The Euclid Tavern, a little venue in Cleveland, came to rock prominence in 1989 when a local artist, Derek Hess, began booking Monday night shows there. Previously, the club had been just a weird bar and the setting for the 1987 Michael J. Fox/Joan Jett vehicle Light Of Day, but in 1989, Hess started putting weird, obscure up and comers in the club, ones that would grow to become national names, and within a few years, “The Euc” was a big deal not only in Cleveland but in the nation’s rock scene.
The original venue closed in 2001, re-opening in 2008 under new ownership and minus all the original crud and cred. The memories live on, though, especially since last week, when Hess posted two photos of his planner from when he was booking the club. In the planner, which appears to be from 1992, Hess made notes about who was playing each night, as well as how much he was paying them and any other special requests. Pavement, for example, needed meals for five guys and a case of beer when they played with opener Don Caballero, who got paid a sweet $60. Green Day, playing a Wednesday night a couple of weeks earlier, rolled away from the club with a fat $100 paycheck. By contrast, when Ween played a few months earlier, the band got paid $300 for its Wednesday night set. The calendar pages are a little messy and hard to decipher, but they’re a fascinating snapshot of an era, a venue, and a scene.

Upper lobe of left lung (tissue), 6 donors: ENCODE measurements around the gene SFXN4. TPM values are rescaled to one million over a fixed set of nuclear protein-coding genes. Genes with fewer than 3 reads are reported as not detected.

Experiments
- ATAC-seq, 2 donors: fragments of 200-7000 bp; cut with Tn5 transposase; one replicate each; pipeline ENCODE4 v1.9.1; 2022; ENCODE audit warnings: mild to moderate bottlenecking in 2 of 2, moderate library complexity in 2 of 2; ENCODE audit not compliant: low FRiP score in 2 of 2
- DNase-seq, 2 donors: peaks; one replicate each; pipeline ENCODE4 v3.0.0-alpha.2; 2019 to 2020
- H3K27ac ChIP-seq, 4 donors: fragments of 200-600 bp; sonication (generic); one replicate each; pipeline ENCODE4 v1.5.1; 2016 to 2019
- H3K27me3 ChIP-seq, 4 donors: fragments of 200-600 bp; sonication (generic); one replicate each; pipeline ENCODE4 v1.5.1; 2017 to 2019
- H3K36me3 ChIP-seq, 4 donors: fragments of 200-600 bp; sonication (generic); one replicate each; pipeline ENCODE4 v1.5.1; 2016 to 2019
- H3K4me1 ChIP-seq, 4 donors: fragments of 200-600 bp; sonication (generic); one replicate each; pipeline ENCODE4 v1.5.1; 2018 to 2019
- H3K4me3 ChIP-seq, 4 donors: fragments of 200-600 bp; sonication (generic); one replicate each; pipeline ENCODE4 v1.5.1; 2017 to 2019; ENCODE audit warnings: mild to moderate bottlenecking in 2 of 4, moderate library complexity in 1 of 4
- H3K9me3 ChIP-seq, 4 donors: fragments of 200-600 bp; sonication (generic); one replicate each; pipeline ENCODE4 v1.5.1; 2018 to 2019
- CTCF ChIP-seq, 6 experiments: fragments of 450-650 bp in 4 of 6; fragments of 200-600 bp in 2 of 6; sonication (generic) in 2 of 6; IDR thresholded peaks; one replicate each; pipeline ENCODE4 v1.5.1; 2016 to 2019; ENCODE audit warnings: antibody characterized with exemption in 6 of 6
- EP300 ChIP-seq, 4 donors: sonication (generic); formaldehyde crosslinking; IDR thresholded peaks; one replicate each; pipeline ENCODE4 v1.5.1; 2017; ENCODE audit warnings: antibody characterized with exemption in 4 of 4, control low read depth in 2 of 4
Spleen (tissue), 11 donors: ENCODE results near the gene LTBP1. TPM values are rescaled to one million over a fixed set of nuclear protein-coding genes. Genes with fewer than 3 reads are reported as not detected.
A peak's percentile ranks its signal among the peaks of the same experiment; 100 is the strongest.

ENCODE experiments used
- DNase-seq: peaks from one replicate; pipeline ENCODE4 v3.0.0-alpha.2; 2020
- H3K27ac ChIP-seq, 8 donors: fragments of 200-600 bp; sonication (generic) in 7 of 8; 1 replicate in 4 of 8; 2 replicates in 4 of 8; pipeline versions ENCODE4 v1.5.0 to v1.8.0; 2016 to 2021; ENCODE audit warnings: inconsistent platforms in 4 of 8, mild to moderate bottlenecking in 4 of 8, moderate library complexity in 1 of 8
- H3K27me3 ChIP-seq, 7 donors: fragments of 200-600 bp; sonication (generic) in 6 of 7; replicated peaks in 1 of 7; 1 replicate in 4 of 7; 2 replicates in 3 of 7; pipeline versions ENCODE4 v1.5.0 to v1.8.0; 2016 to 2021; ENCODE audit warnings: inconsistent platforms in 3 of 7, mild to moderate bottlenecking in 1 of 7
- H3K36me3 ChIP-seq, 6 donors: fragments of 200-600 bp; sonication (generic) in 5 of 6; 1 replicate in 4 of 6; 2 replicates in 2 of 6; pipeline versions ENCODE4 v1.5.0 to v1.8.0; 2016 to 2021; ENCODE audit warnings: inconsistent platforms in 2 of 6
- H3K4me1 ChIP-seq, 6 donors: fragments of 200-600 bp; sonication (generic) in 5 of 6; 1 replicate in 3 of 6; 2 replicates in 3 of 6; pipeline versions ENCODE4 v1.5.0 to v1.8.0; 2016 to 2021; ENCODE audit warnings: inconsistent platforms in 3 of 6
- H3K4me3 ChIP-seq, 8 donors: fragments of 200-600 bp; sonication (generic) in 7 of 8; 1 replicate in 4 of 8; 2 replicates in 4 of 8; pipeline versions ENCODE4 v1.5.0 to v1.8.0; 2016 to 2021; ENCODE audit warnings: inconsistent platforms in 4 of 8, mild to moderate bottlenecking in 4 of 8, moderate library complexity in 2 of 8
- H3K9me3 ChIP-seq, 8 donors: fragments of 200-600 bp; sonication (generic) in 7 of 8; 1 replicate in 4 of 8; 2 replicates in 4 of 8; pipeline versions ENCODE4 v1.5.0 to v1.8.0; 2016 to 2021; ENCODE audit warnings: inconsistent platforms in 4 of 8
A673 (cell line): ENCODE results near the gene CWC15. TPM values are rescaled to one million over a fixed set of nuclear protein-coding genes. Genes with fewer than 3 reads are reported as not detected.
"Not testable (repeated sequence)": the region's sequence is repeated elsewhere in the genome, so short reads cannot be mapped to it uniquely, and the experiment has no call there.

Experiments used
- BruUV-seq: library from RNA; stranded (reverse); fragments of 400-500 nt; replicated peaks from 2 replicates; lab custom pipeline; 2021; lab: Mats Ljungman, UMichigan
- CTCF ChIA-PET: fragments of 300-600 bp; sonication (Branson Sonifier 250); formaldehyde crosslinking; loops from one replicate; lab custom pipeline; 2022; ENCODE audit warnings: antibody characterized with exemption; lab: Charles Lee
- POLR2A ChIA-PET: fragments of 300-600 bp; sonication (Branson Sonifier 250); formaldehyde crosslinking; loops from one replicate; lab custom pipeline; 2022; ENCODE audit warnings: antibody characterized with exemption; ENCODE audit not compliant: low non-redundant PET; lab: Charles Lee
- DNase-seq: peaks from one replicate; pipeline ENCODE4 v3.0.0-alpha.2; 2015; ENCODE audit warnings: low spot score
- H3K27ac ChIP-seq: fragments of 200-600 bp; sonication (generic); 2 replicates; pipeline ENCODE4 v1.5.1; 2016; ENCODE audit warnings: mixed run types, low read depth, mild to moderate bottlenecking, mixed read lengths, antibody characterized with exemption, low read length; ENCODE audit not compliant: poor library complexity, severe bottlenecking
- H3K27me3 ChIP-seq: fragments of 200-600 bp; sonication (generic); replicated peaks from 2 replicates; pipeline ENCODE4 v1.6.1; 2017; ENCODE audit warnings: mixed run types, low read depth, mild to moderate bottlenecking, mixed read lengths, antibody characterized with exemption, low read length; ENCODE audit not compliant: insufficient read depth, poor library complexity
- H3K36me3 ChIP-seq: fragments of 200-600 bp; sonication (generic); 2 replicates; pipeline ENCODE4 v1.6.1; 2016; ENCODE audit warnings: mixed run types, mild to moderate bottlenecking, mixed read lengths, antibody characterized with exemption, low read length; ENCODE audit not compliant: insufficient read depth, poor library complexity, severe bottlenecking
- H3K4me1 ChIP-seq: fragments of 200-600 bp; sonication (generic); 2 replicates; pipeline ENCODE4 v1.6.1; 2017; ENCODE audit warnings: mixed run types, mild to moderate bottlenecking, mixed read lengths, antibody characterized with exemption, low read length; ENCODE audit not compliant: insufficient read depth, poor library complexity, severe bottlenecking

Submit your Great Job, Internet tips here